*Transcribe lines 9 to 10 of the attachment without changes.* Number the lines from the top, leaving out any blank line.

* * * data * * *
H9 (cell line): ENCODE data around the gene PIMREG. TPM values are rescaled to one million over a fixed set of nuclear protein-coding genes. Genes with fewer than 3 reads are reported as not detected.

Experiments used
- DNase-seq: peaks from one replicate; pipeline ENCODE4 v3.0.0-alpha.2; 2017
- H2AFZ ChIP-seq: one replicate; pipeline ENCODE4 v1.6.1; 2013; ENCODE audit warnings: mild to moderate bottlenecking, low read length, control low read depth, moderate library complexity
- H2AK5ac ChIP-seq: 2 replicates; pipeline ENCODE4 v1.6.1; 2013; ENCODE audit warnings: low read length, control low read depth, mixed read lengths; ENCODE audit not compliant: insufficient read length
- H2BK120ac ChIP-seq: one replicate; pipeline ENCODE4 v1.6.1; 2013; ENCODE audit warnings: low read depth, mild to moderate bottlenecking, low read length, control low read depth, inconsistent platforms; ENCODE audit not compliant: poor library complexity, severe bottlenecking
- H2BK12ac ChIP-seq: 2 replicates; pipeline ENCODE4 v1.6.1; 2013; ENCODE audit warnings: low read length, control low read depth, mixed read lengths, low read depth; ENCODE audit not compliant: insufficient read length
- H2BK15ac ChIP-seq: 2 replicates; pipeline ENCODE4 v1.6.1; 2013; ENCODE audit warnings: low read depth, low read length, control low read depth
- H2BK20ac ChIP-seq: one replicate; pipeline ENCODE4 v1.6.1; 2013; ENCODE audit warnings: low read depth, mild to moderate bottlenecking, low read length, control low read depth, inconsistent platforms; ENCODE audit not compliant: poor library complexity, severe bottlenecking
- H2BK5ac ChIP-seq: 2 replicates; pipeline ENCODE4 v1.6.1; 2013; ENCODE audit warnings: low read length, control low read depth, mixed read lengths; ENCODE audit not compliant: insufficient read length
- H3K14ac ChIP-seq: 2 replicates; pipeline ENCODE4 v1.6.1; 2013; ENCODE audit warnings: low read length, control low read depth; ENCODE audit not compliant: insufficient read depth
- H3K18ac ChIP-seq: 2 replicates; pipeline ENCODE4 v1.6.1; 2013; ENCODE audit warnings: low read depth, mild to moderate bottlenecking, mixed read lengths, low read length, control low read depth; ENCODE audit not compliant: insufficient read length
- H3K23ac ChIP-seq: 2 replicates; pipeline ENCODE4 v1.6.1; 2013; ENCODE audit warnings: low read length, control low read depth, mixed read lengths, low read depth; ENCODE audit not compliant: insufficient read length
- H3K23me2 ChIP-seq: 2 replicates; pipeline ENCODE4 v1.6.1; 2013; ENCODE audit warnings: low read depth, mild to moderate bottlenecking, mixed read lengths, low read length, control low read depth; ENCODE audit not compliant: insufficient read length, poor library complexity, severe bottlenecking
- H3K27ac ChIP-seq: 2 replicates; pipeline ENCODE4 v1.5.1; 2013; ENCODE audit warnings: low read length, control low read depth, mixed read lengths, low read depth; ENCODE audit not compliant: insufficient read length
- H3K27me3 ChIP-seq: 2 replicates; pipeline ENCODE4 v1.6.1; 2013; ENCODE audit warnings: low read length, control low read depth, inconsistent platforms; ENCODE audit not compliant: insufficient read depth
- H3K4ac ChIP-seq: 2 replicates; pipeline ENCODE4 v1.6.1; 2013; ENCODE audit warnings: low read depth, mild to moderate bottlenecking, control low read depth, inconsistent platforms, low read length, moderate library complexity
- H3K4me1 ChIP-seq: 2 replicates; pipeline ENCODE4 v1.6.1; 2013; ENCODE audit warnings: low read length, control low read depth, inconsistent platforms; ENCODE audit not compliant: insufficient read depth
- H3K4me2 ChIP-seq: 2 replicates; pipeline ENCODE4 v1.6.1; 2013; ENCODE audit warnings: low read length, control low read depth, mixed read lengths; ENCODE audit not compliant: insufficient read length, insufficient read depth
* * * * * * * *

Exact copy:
- H2BK20ac ChIP-seq: one replicate; pipeline ENCODE4 v1.6.1; 2013; ENCODE audit warnings: low read depth, mild to moderate bottlenecking, low read length, control low read depth, inconsistent platforms; ENCODE audit not compliant: poor library complexity, severe bottlenecking
- H2BK5ac ChIP-seq: 2 replicates; pipeline ENCODE4 v1.6.1; 2013; ENCODE audit warnings: low read length, control low read depth, mixed read lengths; ENCODE audit not compliant: insufficient read length